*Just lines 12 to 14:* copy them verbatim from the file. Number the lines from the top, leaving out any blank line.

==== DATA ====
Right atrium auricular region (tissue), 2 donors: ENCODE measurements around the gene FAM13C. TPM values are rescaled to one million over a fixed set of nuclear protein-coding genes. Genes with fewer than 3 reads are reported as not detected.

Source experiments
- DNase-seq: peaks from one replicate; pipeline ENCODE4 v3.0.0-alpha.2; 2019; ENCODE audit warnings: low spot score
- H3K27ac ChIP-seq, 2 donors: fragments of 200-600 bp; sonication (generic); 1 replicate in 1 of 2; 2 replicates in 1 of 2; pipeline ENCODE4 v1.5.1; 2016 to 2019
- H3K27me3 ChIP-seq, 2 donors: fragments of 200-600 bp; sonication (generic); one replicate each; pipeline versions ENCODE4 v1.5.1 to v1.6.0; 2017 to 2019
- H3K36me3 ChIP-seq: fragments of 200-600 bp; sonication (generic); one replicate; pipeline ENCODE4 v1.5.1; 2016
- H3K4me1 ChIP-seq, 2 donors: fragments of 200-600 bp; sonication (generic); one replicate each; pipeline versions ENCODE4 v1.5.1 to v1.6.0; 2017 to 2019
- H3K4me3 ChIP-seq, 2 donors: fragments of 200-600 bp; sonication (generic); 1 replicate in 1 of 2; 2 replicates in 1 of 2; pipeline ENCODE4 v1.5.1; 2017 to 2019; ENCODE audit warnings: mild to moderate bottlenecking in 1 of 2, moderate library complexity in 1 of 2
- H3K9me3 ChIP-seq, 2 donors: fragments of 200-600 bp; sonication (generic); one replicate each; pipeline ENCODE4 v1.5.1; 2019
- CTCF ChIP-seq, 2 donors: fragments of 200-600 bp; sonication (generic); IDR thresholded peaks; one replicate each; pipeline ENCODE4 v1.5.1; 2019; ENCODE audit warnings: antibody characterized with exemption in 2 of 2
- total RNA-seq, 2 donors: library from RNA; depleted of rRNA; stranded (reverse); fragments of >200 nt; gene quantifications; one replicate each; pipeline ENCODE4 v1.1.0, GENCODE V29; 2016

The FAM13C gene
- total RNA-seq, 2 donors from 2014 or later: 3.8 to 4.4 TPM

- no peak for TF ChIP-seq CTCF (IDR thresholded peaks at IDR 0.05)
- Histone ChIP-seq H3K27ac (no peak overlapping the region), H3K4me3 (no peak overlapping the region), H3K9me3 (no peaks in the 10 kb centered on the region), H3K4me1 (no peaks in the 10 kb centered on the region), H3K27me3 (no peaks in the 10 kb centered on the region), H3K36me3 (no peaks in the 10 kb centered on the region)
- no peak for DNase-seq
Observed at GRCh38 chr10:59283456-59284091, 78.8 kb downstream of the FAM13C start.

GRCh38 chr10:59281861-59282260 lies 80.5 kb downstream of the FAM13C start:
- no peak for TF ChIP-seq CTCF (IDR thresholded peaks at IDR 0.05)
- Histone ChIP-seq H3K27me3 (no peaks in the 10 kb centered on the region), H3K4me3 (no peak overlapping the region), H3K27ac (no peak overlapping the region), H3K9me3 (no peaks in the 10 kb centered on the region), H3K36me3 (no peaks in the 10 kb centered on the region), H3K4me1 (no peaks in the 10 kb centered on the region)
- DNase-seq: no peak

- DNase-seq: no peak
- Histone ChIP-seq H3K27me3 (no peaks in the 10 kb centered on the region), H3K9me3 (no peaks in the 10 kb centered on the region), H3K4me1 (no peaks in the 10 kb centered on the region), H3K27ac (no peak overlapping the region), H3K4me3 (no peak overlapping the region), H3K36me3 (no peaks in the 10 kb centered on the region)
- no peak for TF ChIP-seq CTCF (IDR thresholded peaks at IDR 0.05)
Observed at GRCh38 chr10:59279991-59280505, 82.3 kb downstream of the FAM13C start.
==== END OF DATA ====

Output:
The FAM13C gene
- total RNA-seq, 2 donors from 2014 or later: 3.8 to 4.4 TPM

- no peak for TF ChIP-seq CTCF (IDR thresholded peaks at IDR 0.05)